Sometimes people say, "Well, you know, Kasich's not a conservative." Well, balanced budgets, cut taxes by more than anybody in the country, I have a history of doing that. But I also think that we have to reach out to people who live in the shadows. I don't know that everybody gets it.
When I look at the Old and the New Testament, there's one thing that is clear in there. And that is, it does depend on how we help people who are downtrodden, down on their luck, hurting, the widowed, the poor.
HARWOOD: What you did on Medicaid—a lot of people in your party say, "That's growing government. That's growing entitlements."
KASICH: It's money we send from our state of Ohio to Washington that I was able to bring back. And we take that money and we use it to help the mentally ill get on their feet. Why are we putting people who have mental illness and locking them up in prison?
There are more people in the country who are sitting in jails and prisons than in psychiatric hospitals. And these are people that, you know, on the proper medication, can get their lives back. So if they're in jail, they cost us $22,500. If they get their lives back, they can do remarkable things to benefit society. I would prefer that.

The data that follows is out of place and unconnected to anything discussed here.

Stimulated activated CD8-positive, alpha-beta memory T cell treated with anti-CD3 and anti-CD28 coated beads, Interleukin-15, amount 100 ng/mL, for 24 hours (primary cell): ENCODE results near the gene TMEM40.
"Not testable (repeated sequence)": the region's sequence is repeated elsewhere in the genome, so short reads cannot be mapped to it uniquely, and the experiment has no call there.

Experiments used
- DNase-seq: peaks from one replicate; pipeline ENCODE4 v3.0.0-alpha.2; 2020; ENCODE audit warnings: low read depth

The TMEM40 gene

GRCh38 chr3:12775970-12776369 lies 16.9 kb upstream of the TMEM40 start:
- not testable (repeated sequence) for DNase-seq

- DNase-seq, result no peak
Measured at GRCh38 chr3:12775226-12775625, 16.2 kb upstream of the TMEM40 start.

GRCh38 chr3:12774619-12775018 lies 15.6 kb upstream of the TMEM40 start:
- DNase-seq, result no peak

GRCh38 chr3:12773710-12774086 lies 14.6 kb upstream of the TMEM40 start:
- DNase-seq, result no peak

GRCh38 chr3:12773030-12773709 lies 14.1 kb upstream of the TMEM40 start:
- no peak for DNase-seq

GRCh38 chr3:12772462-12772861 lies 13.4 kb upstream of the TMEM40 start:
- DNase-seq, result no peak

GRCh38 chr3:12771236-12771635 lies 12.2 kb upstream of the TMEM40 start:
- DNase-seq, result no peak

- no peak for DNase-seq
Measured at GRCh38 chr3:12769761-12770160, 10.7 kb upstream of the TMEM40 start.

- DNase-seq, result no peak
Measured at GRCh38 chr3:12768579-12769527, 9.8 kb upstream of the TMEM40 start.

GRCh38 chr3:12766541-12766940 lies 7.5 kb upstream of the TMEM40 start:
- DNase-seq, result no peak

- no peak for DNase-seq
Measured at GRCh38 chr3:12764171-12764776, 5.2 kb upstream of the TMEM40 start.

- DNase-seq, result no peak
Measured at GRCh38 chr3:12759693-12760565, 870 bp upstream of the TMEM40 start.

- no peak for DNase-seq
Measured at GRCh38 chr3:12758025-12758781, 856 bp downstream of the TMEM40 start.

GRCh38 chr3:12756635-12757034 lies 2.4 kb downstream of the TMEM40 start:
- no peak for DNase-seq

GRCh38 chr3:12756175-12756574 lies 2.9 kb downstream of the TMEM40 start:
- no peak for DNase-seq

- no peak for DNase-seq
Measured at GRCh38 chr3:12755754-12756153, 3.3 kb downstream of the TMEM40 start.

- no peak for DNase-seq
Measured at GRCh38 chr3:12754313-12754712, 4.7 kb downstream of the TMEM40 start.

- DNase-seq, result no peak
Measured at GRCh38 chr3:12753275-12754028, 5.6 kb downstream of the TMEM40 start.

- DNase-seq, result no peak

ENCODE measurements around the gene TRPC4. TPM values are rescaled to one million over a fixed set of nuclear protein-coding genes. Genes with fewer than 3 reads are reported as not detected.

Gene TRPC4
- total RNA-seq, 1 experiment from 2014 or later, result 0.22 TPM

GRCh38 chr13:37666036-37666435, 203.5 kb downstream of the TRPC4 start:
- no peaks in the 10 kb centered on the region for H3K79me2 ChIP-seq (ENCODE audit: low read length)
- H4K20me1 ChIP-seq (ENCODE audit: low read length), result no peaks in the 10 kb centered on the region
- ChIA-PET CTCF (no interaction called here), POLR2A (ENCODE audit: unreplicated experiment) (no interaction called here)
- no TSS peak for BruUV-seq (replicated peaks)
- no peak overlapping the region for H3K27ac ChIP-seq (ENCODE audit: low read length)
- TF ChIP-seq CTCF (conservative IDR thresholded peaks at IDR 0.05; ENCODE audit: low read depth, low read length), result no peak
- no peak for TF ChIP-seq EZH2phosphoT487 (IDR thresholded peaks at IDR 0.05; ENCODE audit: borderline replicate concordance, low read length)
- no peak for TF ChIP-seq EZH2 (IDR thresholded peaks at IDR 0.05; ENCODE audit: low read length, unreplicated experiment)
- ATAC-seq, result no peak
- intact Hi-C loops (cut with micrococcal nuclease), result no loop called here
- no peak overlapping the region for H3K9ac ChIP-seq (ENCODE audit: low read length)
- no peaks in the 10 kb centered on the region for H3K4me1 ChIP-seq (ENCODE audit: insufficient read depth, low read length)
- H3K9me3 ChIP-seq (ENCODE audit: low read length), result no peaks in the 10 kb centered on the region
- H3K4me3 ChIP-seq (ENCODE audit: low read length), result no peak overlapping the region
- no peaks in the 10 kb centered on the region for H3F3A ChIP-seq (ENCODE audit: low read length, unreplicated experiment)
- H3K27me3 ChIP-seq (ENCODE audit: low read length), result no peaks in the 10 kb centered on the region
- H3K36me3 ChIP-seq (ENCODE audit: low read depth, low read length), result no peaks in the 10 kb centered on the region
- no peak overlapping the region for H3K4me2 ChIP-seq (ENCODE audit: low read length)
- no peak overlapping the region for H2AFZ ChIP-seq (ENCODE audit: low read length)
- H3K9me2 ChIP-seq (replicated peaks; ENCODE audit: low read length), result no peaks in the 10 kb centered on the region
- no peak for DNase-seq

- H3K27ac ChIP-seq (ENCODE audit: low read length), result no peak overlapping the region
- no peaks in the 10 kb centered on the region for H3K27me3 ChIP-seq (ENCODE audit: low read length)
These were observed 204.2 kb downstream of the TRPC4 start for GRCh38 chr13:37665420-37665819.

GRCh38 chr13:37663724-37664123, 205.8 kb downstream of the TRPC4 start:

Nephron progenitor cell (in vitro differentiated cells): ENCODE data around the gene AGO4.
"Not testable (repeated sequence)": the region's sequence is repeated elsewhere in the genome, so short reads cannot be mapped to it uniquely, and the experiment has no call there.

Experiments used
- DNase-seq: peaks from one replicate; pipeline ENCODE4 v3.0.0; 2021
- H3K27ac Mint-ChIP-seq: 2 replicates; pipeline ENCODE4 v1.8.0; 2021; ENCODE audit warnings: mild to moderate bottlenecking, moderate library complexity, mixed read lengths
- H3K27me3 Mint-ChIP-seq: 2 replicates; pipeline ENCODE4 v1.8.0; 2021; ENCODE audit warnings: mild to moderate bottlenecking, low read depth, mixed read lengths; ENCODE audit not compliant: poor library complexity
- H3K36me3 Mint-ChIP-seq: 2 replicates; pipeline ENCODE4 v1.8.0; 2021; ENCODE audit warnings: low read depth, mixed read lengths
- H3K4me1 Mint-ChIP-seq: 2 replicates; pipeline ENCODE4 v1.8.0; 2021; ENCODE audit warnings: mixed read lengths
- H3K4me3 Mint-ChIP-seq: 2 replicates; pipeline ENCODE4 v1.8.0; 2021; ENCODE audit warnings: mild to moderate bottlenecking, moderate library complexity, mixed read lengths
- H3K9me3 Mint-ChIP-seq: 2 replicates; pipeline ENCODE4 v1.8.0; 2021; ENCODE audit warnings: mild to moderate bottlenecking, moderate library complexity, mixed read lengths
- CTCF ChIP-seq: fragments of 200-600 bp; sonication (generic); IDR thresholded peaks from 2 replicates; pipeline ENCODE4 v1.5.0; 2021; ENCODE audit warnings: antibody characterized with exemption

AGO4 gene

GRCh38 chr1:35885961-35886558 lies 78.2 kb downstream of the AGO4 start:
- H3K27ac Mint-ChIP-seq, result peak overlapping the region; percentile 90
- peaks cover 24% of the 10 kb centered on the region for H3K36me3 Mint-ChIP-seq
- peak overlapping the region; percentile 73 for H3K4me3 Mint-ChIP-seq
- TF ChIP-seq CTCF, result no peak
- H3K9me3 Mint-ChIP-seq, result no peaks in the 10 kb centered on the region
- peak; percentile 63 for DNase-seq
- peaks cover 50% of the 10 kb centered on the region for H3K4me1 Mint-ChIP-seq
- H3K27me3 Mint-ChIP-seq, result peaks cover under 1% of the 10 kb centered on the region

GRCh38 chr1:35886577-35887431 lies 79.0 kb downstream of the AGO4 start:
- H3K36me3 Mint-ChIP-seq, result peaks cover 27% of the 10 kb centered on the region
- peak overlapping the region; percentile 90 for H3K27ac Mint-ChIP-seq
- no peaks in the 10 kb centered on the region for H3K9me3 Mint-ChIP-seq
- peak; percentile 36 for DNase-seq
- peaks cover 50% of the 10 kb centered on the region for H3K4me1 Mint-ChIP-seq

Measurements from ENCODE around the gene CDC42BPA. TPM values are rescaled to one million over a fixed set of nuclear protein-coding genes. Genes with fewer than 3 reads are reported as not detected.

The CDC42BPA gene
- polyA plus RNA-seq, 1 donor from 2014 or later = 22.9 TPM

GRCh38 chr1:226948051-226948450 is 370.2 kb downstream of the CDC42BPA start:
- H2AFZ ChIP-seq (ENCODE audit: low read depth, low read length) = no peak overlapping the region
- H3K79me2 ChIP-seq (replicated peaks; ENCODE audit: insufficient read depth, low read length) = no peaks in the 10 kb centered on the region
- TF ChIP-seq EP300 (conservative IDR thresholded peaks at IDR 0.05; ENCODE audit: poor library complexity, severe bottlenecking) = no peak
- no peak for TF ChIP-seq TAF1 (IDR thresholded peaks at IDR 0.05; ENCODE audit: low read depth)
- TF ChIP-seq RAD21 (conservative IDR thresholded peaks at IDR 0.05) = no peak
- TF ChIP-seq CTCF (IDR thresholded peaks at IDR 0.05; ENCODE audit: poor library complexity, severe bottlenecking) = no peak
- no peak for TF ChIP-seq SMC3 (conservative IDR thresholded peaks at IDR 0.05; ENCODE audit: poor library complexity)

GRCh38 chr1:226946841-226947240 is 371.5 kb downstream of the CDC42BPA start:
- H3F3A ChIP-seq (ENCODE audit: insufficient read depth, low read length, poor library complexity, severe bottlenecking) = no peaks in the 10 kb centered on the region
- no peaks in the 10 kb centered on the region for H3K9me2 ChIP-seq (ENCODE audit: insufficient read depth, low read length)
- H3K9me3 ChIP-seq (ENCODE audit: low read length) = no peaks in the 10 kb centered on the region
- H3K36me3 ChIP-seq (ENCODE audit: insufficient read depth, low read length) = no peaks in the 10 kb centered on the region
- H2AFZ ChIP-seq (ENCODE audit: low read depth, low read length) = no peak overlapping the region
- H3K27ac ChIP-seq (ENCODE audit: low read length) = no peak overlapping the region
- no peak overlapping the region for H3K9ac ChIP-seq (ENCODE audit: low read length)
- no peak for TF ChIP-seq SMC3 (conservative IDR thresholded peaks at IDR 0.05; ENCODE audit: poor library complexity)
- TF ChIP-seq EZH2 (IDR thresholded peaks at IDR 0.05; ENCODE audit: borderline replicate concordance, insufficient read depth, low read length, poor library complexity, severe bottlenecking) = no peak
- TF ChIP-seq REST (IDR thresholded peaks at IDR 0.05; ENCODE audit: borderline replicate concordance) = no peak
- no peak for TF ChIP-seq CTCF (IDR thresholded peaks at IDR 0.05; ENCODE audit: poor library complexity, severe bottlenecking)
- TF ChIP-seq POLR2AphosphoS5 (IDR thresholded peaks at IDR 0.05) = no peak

If you're drug addicted—80 percent of the people in our prisons in Ohio have some sort of substance abuse. You can put them in prison, and then not treat them, and let them get out, meet the drug dealer on the corner, and end up back in prison at $22,500 a year. Or you can try to rehab them. We have found that as we treat the drug addicted in our prisons, when they come out, the recidivism rate is 10 percent, which is stunning and remarkable. Overall, we have a healthier society.
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HARWOOD: And you think you can defend that position with Scott Walker in a debate, Ted Cruz or somebody else.